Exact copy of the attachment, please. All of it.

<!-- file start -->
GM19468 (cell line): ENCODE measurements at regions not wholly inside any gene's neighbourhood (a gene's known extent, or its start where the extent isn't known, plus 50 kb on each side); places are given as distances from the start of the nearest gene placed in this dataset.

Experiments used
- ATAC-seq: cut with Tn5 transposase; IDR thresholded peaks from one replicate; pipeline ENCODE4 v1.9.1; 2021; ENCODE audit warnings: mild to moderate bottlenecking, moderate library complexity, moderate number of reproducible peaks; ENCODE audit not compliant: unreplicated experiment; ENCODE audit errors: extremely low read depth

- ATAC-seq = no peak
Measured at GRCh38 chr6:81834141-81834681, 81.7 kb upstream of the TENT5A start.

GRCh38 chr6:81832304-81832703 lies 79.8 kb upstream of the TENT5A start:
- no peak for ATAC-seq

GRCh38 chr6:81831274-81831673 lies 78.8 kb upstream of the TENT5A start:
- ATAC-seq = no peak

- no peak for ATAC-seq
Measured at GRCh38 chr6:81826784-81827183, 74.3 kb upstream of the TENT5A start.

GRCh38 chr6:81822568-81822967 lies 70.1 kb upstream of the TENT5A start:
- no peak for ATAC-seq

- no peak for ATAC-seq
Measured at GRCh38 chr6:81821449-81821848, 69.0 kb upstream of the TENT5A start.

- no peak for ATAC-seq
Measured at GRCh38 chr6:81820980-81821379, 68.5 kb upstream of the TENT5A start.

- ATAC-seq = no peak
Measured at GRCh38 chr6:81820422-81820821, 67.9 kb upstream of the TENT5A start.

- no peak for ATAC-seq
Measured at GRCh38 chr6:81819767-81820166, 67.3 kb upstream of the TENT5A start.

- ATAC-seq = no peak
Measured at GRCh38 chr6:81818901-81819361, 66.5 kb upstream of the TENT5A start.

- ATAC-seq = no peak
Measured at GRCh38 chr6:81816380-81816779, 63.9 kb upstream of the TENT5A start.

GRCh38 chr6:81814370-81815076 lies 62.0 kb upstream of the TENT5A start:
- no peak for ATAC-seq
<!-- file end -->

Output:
GM19468 (cell line): ENCODE measurements at regions not wholly inside any gene's neighbourhood (a gene's known extent, or its start where the extent isn't known, plus 50 kb on each side); places are given as distances from the start of the nearest gene placed in this dataset.

Experiments used
- ATAC-seq: cut with Tn5 transposase; IDR thresholded peaks from one replicate; pipeline ENCODE4 v1.9.1; 2021; ENCODE audit warnings: mild to moderate bottlenecking, moderate library complexity, moderate number of reproducible peaks; ENCODE audit not compliant: unreplicated experiment; ENCODE audit errors: extremely low read depth

- ATAC-seq = no peak
Measured at GRCh38 chr6:81834141-81834681, 81.7 kb upstream of the TENT5A start.

GRCh38 chr6:81832304-81832703 lies 79.8 kb upstream of the TENT5A start:
- no peak for ATAC-seq

GRCh38 chr6:81831274-81831673 lies 78.8 kb upstream of the TENT5A start:
- ATAC-seq = no peak

- no peak for ATAC-seq
Measured at GRCh38 chr6:81826784-81827183, 74.3 kb upstream of the TENT5A start.

GRCh38 chr6:81822568-81822967 lies 70.1 kb upstream of the TENT5A start:
- no peak for ATAC-seq

- no peak for ATAC-seq
Measured at GRCh38 chr6:81821449-81821848, 69.0 kb upstream of the TENT5A start.

- no peak for ATAC-seq
Measured at GRCh38 chr6:81820980-81821379, 68.5 kb upstream of the TENT5A start.

- ATAC-seq = no peak
Measured at GRCh38 chr6:81820422-81820821, 67.9 kb upstream of the TENT5A start.

- no peak for ATAC-seq
Measured at GRCh38 chr6:81819767-81820166, 67.3 kb upstream of the TENT5A start.

- ATAC-seq = no peak
Measured at GRCh38 chr6:81818901-81819361, 66.5 kb upstream of the TENT5A start.

- ATAC-seq = no peak
Measured at GRCh38 chr6:81816380-81816779, 63.9 kb upstream of the TENT5A start.

GRCh38 chr6:81814370-81815076 lies 62.0 kb upstream of the TENT5A start:
- no peak for ATAC-seq